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Saturday, 2 January 2016

We’re turning back human rights clock if NSC Bill becomes law, says Hasmy

Putrajaya will be turning back the country’s “human rights clock” if the National Security Council Bill becomes law, outgoing Malaysian Human Rights Commission (Suhakam) chairman Tan Sri Hasmy Agam says.

In an interview before the end of his tenure in April, Hasmy said the state of human rights in the past five years has not changed, as positive strides such as repealing the Internal Security Act, (ISA) were subsequently nullified by enacting newer laws that choked civil liberties.
Hasmy’s comments cap a dark year for the state of Malaysia’s human rights as Putrajaya strengthened laws which further stifled free speech and authorities expanded crackdowns against critics of the Najib administration. “As for now, I’m afraid we are not making much progress. While there were some positive developments, such as the removal of ISA, there have also been developments that are putting back the human rights clock.
“(These include) the Prevention of Terrorism Act 2015 (POTA) and the Security Offences (Special Measures) Act (Sosma), along with the continuation of the Sedition Act (now strengthened) and the passage of the NSC Bill.
“If the bill becomes law, it will put us as a nation even further back when the rest of the world is moving forward in the context of human rights and good governance,” Hasmy told The Malaysian Insider.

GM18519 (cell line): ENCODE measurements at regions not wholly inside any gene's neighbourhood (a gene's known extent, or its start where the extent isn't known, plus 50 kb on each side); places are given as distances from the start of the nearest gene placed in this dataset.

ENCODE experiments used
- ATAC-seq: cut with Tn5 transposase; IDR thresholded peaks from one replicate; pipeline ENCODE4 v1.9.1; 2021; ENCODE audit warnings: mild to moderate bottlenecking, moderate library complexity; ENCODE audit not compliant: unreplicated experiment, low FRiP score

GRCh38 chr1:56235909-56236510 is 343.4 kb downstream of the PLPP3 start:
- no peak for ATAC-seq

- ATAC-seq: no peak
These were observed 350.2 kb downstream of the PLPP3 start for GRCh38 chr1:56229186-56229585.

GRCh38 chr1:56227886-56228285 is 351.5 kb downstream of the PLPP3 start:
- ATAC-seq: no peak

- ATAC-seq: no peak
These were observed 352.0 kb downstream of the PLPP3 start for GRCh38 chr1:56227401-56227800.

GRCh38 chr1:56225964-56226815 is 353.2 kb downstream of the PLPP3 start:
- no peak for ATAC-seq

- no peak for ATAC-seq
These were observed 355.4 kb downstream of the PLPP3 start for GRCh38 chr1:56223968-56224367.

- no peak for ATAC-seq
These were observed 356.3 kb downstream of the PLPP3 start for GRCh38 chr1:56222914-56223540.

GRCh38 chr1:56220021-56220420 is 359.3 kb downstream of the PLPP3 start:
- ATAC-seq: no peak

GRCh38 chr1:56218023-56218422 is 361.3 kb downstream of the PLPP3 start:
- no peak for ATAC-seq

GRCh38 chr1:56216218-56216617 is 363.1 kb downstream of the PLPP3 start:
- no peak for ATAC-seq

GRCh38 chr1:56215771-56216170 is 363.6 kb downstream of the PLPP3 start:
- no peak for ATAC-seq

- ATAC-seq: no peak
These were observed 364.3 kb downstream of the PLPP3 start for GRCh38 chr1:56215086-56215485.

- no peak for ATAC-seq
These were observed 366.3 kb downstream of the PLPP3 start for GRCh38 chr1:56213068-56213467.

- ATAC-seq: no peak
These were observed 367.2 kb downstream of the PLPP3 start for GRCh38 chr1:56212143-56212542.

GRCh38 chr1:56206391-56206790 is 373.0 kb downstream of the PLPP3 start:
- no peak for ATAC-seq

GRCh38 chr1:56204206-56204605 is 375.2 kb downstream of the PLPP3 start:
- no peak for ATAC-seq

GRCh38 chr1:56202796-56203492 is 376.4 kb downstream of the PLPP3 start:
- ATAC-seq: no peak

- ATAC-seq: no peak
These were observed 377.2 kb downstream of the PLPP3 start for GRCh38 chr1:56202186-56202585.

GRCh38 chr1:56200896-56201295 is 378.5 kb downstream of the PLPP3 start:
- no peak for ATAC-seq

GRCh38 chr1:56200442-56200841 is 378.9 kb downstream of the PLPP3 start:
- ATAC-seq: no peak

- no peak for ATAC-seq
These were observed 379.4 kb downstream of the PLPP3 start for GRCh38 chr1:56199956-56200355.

The NSC Bill, which was bulldozed through the Dewan Rakyat and passed by the Dewan Negara, allows the council chaired by the prime minister to declare security zones.
This power has been described by civil society as “emergency-like powers” and contravened the Federal Constitution, since only the Yang di-Pertuan Agong has the power to declare an emergency.
Critics say the security bill gives unfettered powers to a sitting prime minister without the need to get a royal consent during national crises.
The council can also authorise searches, seizures of property and arrests in security areas without warrants.
LGBT issues the most difficult
Hasmy said LGBT (lesbian, gay, bi-, trans-sexual) rights would also be a challenging issue which the new commissioners and society needed to deal with seriously and carefully.
Although it was an extremely complicated issue, a national discussion has to be had to understand and promote a degree of tolerance towards the community, he said.
“This is highly sensitive issue in Malaysia, which must be handled with great care and prudence so as not to affect the progression of human rights agenda in the country.
“The commission will continue to handle this challenge through greater dialogue and engagement with the parties concerned in the hope that over time, there would be greater understanding or tolerance resulting in fewer, if not zero incidence of harassment and intimidation and better respect for personal liberties and privacy.
“I must admit this issue is one of the most difficult issues to be handled by the commission with no easy solution in sight.”
Hasmy said another challenge was to improve the understanding of human rights in Malaysia where many still looked at them through the lens of ethnicity, culture and religion.
Malaysians have to change their mindsets and attitudes towards human rights, he said.
Suhakam has, in the past, also taken Putrajaya to task for conflicting positions on human rights, as the government tries to burnish its international image while making political statements at home. – January 3, 2016.
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